Religious Life at USC
Meditation at USC
Weekly Meditation for faculty, staff, and students
Wednesdays, 12-1 pm
All are welcome to any and all sessions
Room 103-C (left corner, ground floor), University Religious Center
Hosted by the Office of Religious Life
First spring semester session: Jan 9
All members of the university community are welcome to drop in for all or part of each session. The sessions will be led by practitioners of a variety of forms of meditation. At least 20 minutes will be devoted to silence.
Mindfulness Meditation Groups
Hosted by the USC Student Counseling Service
For spring schedule, contact Andrew Shaw, LMFT - firstname.lastname@example.org
Watch this short video on "grounding meditation" by Antonia Blumberg, USC Interfaith Council member (graduated 2012)
A SHORT INTERFAITH GUIDE TO MEDITATION PRACTICES
by Jim Garrison and Jim Burklo
Jim Garrison, retired head of the Fine Arts Department at Crystal Springs Uplands School, is a member and meditation teacher at College Heights Church, UCC, in San Mateo, CA.
Rev. Jim Burklo is the Associate Dean of Religious Life at USC. He is an ordained United Church of Christ pastor, and is the author of the books Open Christianity and Birdlike and Barnless.
We live much of our lives as if in a dream state, responding to events and to people in nearly automatic, routine ways. It is very easy to forget ourselves, to be spiritually absent while physically present. Our lives can go on without us, it seems! Meditation and prayer help us to reclaim the lives that God gives us. They are ways to live life from its center rather than from its edges. And at that center point, according to the mystical traditions of many religions, we will encounter God.
Often, prayer is associated with talk addressed to God, usually in the form of requests for help for one’s self and others. But this is only one of many practices of prayer. Meditation gets associated with Eastern religions, and specifically with some of the more popular approaches like “TM”. But there is a very long tradition of meditative practices in each of the world’s religions. Many of the historic Christian meditation disciplines are strikingly similar to those used by Hindus and Buddhists, for instance. For many people, prayer and meditation have become synonymous terms; in a mystical union with the divine, the distinctions between the two practices are blurred.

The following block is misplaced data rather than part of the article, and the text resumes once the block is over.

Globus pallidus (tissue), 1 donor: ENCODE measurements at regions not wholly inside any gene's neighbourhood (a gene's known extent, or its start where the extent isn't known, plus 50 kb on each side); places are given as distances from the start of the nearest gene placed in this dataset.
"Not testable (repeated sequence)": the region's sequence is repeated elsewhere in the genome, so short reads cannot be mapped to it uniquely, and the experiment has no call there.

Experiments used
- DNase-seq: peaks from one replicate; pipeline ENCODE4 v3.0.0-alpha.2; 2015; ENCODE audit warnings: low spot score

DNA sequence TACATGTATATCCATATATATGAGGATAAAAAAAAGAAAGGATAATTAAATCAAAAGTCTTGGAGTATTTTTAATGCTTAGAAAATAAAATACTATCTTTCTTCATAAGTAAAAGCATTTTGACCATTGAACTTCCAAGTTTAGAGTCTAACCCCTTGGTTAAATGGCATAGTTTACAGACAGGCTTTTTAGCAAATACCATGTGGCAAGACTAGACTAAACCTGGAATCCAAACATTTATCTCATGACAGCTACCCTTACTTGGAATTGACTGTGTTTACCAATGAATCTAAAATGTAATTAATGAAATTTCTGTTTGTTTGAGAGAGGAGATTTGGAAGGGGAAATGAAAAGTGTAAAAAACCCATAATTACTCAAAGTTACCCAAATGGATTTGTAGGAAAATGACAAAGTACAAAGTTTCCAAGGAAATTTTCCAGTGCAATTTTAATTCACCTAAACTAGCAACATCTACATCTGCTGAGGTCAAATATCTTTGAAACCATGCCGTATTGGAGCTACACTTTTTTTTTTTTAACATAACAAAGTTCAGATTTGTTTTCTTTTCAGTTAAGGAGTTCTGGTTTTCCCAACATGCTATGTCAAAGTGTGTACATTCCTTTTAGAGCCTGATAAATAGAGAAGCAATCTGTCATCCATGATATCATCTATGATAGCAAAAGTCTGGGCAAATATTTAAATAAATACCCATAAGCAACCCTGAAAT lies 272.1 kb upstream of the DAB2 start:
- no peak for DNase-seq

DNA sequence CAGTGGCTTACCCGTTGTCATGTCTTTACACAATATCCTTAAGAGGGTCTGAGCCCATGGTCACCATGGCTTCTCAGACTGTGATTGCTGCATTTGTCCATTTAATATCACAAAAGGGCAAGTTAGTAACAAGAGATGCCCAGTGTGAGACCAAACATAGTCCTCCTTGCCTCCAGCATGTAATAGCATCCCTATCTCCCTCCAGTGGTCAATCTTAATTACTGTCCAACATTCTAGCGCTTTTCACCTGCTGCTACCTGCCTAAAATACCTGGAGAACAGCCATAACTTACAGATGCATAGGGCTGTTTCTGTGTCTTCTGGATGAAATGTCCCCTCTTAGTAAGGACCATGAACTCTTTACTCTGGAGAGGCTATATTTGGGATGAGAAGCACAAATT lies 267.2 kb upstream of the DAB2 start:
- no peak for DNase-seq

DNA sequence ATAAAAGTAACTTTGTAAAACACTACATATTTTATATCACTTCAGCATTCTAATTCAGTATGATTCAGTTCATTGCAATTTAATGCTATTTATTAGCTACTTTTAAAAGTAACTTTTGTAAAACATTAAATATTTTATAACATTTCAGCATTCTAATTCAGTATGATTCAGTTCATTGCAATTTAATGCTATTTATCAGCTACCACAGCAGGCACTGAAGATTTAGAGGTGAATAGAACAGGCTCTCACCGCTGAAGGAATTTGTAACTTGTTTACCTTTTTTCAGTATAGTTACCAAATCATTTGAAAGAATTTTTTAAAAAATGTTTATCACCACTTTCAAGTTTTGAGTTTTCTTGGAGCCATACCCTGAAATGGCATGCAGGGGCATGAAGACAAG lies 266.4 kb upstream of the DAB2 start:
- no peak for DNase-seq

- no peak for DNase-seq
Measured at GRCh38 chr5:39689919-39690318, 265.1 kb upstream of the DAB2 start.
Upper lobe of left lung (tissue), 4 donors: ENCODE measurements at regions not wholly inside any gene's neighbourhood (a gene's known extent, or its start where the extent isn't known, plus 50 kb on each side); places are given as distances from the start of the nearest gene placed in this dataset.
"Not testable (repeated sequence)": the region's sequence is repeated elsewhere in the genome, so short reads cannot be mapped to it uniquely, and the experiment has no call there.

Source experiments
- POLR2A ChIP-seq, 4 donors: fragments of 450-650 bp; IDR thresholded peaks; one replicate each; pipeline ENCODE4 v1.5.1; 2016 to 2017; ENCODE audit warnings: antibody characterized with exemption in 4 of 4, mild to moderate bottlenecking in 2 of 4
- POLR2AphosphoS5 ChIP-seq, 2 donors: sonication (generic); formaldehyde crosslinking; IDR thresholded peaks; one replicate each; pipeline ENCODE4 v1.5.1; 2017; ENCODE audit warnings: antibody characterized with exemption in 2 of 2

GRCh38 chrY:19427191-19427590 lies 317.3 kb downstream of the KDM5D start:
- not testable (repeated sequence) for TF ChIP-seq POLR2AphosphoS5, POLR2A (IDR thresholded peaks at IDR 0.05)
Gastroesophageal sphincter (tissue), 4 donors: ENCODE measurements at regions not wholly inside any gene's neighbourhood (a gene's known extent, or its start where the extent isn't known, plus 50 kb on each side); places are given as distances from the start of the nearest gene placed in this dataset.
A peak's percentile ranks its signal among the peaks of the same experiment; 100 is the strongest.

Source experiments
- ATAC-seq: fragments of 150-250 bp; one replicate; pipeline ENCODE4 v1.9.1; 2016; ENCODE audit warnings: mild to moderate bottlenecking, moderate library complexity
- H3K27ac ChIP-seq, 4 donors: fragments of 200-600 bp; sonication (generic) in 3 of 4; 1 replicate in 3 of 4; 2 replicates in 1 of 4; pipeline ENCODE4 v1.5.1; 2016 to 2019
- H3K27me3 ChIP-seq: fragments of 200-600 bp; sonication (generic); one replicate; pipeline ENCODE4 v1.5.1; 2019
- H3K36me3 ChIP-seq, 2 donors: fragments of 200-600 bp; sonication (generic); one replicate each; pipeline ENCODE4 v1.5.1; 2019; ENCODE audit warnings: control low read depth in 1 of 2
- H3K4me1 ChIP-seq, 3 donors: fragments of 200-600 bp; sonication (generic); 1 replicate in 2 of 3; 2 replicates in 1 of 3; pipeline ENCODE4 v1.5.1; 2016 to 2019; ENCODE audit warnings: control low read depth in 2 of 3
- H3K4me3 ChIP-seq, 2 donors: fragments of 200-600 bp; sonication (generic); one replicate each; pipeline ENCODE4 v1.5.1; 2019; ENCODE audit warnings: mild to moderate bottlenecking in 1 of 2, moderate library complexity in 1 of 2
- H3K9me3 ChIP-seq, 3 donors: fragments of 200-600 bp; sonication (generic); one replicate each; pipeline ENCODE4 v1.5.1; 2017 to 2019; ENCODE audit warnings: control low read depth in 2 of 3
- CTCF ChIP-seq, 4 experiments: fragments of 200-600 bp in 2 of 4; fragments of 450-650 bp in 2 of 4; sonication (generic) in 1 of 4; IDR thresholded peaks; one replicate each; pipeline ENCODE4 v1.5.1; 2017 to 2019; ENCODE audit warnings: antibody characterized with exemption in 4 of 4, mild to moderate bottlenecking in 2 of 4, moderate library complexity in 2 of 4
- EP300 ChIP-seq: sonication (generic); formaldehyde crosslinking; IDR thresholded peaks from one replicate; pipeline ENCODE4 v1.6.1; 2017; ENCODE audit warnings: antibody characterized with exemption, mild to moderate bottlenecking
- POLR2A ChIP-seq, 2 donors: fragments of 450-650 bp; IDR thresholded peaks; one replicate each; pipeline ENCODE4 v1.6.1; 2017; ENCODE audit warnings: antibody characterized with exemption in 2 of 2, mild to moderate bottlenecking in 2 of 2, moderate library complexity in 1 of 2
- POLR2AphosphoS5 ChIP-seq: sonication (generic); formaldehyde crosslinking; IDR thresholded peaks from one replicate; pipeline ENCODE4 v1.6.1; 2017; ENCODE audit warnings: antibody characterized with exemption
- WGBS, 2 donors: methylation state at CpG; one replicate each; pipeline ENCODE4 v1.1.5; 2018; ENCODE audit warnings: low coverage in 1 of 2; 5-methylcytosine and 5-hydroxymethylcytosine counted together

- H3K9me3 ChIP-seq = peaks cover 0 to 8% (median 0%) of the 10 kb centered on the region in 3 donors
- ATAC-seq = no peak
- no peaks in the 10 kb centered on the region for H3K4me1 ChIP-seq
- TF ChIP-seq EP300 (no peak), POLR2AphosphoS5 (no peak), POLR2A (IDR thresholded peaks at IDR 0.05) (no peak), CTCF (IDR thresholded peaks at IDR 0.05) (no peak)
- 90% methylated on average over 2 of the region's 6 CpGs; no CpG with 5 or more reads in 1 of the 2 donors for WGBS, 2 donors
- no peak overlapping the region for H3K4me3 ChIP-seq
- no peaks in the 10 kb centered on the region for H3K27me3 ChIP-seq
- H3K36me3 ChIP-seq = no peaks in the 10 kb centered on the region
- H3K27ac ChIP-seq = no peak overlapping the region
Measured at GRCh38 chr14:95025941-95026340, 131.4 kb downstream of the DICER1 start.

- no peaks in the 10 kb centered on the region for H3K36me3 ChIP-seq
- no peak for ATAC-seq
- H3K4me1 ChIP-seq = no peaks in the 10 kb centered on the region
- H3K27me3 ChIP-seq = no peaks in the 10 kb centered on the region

The techniques of prayer and meditation outlined here are intended for use in silent contemplation of 15 minutes or more at a time. But these practices have great utility in everyday life outside of contemplation, as well. What we gain in daily prayer and meditation can help us to live the rest of our lives from our spiritual center points. Here we present four ways to meditate and pray.
Contemplation on Writings of Saints and Seekers
First, get ready for a period of at least 15 minutes of silence and stillness. It’s better not to meditate on a full stomach; a recent meal will be likely to reduce your alertness and make you drowsy during the silent period. It’s best to get your body into a position that is comfortable but which will make it more likely that you’ll remain alert. In the Hindu tradition, yoga was developed as a physical exercise to get the body ready for prayer and meditation. Yoga or other simple stretching exercises can help make you alert and comfortable during meditation. It is especially helpful to sit in a position in which your spine is upright. This can be achieved by many means: sitting on the floor in the lotus position is only one of them. It does not matter which position you take — whether on the floor or in a chair or sofa — as long as you find one that works for you. Tucking a pillow under your tailbone, but not under your thighs and legs, may help in keeping the spine erect. Practice positions until you find one that allows you to be relaxed and yet prevents you from getting lethargic. Conscious breathing can help get you ready for silence, also: pretend that as you take in a breath, you are filling your stomach with air first, and then your lungs. When you exhale, think of pushing the air out of your stomach first and then out of your lungs.